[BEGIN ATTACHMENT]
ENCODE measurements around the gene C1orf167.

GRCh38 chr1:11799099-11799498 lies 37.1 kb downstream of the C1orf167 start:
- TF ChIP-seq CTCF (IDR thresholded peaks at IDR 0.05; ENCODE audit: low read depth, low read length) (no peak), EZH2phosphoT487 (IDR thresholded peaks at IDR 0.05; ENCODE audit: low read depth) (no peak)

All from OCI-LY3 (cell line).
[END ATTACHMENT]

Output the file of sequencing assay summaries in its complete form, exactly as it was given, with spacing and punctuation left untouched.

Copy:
ENCODE measurements around the gene C1orf167.

GRCh38 chr1:11799099-11799498 lies 37.1 kb downstream of the C1orf167 start:
- TF ChIP-seq CTCF (IDR thresholded peaks at IDR 0.05; ENCODE audit: low read depth, low read length) (no peak), EZH2phosphoT487 (IDR thresholded peaks at IDR 0.05; ENCODE audit: low read depth) (no peak)

All from OCI-LY3 (cell line).